You have Israel, the U.S, Fatah and Hamas: Four cats that the U.S. wants to herd. Fatah runs the West Bank, Hamas runs Gaza and Israel nervously overlooks both. Nervously because they habitually lob missiles at Israeli cities and their citizens lob stones, grenades and bullets at Israelis when they can. Israel replies with aerial attacks on missile launchers and terrorist munitions sites. These continue, though little reported, today. Hamas is publicly dedicated to the destruction of Israel; Fatah is pursuing peace with Israel in its English language press releases but in its Arabic propaganda, remains dedicated to destroying Israel.
The United States wishes to be seen as the peace broker in all this; it leans on Israel to make this occur since it has leverage from its large subsidies; it also subsidizes the Palestinians, but with less leverage resulting. American pressure on Israel has recently increased; the current idea is that Israel should retreat to its (indefensible) earlier boundaries as a price for peace. Israelis, who live with the present missiles and mortars coming in, are reluctant to do so. It seems evident that the Palestinians are uninterested in peace with Israel and even if they wished it, could not easily retreat from their decades of anti-Israel propaganda toward their own citizens. The currently stalemated “peace talks” between Israel and the Palestinians are a charade forced upon the parties by their mutual patron, the U.S. Neither side expects ‘peace’ though the Palestinians hope for concessions.
The backdrop against which this plays today is increasing antisemitism in Europe and to some extent, the U.S. coupled with pro-Moslem leanings on the political Left in both places, though the last is not widely shared among the voters. The current apparent rapprochement between President Obama and Iran is doing nothing to restrain Iranian nuclear capability and is frightening Israel, since Iran is pledged to destroy it. And now, Fatah and Hamas are exploring a merger. Hamas is an Iranian client; Israel is feeling beleaguered.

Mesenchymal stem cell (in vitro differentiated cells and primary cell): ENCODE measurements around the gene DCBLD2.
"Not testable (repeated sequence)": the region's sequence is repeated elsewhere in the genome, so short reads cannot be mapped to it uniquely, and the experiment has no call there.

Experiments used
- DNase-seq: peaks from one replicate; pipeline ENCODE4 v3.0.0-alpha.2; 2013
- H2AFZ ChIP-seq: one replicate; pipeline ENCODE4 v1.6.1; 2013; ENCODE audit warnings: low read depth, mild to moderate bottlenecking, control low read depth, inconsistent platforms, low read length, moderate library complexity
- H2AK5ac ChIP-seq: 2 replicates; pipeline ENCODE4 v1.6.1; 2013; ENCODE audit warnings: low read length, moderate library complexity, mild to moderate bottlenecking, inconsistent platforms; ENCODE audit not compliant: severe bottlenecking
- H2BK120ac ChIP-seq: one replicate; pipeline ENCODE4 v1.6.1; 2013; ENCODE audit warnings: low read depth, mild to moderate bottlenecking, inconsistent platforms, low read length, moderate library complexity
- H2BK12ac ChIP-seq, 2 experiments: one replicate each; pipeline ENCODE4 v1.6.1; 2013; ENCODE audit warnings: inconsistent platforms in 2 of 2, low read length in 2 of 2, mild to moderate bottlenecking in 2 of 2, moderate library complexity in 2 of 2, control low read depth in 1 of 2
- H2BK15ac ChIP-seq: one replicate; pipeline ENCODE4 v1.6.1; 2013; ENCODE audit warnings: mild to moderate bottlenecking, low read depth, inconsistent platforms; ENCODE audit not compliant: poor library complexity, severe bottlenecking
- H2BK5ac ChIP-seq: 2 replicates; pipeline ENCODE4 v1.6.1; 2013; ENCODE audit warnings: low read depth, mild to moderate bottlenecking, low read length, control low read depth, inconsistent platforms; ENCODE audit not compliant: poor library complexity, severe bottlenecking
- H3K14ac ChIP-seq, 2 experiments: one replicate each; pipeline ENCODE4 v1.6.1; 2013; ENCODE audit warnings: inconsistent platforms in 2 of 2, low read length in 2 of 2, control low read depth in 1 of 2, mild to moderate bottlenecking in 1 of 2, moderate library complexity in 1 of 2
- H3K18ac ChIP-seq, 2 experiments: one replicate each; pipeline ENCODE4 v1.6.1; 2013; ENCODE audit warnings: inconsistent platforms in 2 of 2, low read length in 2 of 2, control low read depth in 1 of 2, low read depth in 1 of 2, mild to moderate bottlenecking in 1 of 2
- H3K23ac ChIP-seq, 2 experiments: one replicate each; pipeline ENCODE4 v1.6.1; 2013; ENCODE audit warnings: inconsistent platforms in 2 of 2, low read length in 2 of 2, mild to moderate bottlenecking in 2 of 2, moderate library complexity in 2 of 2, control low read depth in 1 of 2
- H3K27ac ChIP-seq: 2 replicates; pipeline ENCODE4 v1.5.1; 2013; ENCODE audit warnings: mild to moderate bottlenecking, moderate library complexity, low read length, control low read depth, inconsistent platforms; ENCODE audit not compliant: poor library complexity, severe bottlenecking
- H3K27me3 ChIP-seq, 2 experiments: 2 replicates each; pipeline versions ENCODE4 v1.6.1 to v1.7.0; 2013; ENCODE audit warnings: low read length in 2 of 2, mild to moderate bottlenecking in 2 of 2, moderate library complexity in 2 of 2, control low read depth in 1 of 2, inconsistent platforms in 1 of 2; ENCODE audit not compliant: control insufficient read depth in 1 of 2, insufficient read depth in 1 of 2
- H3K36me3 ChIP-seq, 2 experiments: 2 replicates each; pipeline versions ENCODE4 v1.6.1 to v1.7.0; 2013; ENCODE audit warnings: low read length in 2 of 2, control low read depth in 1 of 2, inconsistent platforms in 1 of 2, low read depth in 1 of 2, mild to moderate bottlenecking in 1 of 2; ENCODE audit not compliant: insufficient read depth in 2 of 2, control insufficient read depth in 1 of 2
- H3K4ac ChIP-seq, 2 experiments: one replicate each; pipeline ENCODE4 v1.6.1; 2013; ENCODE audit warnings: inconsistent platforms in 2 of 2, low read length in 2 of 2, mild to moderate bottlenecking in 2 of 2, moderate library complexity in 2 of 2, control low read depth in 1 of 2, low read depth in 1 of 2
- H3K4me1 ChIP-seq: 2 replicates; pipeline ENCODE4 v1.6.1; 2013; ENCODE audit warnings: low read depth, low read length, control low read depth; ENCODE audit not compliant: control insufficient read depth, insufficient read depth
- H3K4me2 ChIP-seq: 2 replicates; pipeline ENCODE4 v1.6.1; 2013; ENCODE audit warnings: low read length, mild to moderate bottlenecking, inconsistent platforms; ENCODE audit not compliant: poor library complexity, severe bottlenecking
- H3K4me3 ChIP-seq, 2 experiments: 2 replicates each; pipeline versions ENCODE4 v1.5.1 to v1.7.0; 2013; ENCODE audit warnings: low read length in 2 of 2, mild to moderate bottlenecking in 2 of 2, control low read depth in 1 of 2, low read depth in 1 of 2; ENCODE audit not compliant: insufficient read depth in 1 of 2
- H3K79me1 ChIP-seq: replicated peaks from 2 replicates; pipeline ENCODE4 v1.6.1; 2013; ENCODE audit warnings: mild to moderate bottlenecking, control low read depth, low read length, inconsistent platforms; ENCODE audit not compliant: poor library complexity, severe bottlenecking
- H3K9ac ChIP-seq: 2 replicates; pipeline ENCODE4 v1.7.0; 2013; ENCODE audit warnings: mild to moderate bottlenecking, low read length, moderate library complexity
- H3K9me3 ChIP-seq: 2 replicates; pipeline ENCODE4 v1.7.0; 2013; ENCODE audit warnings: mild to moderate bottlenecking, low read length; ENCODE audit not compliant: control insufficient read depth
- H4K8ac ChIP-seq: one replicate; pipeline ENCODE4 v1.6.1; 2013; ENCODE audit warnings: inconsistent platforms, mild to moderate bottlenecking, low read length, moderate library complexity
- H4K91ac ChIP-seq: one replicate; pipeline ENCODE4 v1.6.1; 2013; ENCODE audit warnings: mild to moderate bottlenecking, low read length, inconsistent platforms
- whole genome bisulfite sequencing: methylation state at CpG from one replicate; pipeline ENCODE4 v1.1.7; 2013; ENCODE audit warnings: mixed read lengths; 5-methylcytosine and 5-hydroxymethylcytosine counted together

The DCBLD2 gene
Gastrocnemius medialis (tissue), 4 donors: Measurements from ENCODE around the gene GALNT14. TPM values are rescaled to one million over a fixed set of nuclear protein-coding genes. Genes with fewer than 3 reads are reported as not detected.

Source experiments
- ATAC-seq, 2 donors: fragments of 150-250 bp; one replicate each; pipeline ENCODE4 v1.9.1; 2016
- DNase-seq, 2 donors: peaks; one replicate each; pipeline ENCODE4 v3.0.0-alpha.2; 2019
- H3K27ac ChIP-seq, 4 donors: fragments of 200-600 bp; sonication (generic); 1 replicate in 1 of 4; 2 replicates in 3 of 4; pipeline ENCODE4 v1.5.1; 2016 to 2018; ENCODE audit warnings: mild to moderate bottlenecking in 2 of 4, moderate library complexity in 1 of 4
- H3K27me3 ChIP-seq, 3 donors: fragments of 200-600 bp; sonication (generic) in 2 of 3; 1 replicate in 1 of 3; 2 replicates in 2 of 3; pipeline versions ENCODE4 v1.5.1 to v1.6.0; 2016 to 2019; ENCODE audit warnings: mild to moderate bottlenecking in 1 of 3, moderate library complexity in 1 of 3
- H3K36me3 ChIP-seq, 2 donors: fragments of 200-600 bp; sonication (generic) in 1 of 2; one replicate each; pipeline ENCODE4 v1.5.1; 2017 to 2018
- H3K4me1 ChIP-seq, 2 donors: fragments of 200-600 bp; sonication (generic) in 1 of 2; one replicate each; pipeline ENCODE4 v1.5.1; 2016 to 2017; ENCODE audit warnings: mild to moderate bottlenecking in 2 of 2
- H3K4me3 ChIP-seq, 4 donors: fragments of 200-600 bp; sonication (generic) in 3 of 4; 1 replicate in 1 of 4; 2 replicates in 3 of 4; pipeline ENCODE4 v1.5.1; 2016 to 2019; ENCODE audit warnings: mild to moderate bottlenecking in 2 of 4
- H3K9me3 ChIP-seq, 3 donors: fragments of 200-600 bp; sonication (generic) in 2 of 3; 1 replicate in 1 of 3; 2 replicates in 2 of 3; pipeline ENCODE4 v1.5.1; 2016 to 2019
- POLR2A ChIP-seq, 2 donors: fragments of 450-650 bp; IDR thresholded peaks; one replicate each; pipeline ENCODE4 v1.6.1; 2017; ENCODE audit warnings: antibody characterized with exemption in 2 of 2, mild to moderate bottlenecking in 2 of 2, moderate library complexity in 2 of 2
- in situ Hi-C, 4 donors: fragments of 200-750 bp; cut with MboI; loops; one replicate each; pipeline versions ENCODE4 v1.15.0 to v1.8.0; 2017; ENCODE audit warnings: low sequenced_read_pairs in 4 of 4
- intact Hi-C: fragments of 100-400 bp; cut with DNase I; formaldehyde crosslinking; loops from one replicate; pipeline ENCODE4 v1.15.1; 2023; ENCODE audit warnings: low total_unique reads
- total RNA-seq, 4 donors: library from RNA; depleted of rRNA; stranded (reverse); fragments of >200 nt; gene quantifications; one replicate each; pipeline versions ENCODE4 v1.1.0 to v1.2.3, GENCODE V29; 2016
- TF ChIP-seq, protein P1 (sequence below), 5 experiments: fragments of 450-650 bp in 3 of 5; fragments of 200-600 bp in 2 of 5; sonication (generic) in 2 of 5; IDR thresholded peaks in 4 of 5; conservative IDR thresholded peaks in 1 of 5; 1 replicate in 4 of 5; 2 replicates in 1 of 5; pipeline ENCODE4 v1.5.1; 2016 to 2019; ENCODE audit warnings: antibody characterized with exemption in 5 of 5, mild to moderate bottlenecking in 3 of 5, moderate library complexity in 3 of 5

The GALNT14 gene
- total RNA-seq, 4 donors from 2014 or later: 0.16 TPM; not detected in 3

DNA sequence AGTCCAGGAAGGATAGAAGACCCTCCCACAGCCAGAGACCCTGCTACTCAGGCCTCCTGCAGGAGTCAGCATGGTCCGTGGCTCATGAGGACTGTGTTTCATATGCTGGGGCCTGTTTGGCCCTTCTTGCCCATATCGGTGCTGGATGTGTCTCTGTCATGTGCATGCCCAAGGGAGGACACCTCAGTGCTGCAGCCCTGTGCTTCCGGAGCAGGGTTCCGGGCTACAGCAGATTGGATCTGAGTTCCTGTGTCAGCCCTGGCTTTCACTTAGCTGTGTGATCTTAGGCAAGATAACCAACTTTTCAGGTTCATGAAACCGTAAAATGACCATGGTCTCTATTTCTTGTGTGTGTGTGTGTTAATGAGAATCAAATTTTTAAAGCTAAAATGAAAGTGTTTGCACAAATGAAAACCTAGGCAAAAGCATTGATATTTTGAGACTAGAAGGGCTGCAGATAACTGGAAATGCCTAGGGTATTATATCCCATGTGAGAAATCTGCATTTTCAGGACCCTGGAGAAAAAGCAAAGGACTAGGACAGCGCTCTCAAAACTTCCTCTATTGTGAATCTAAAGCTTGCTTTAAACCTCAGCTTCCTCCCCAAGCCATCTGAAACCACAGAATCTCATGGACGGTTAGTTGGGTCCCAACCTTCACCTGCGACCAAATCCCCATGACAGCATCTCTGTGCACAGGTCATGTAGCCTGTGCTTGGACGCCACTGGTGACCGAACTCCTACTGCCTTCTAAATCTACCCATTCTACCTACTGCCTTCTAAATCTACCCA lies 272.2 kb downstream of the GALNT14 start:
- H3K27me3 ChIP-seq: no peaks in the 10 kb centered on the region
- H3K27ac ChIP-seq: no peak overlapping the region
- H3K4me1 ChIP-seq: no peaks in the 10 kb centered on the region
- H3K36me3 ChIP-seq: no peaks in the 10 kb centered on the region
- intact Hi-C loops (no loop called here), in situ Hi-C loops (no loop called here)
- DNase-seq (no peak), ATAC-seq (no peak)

With all this in place, U.S. Secretary of State Kerry, who has been leaning on Israel to make concessions to the Palestinians for “peace” remarked that Israel may become an “apartheid” society. This has brought opprobrium upon Mr. Kerry, and for a change, it is unjust. Israel indeed could become an apartheid society; it has a very serious problem that receives far too little attention.
Israel is a Jewish, i.e. religious, state in a secular (mostly) world. But as with Islam and Christianity, Judaism is no longer a single faith; it is fragmented. How do you operate a Jewish state among orthodox, conservative, reformed and other varieties of Jews? How do you fit in the Israeli Palestinians who are Moslems? They have a higher birth rate than the Jewish Israelis; what will happen if their vote comes to outnumber the Jews? What happens if they aren’t allowed to vote? Israel is sitting on a time bomb and Mr. Kerry is merely recognizing in public something that won’t go away if ignored. But Mr. Kerry, though correct, is not helping matters by bringing it up at this point.
The problem of today is the inability of Fatah and the unwillingness of Hamas to seriously pursue peace with Israel. Senator Rand Paul suggested an somewhat obvious solution for this: Simply tell them that the large amounts of aid they receive from the U.S. and Europe will henceforth, be conditional upon arriving at a peace agreement with Israel within a set time. Very logical. One wonders why it has occurred to Senator Paul but not to Secretary Kerry or President Obama?
Senator Pauls’s father, former Congressman Ron Paul might proceed further to ask why the U.S. continues to provide aid to Israel too. The country is by far the most progressive and productive in its region; the contrast between it and its surrounding tin pot dictatorships of various stripes is also striking. The short answer of course, is the influence of Jews in the Democratic party. We guess this possibility has been privately dangled before the Israelis by Secretary Kerry. In any event, the charade is reaching its end and ‘peace’ is not in sight.
Meantime, Israel sees the U.S. and Europe tacitly permitting the Iranian nuclear weapon program. One may ask, what else can they do, but invade Iran? And is that politically and financially reasonable today? So the present U.S. and European stance is at least, realistic. But unlike Israel, Iran has not vowed to destroy either of them. They are dealing with Israels’s future from a place of safety denied to the Jewish state. So what is Israel to do in the face of a nuclear Iran? If it mistakenly attacks Iran alone, it has much to lose. If it correctly attacks Iran alone, there may never be adequate proof of that correctness. And if it fails to attack and Iran strikes with nuclear weapons, there will be no return from the mistake. Israel, increasingly alone, faces awful decisions.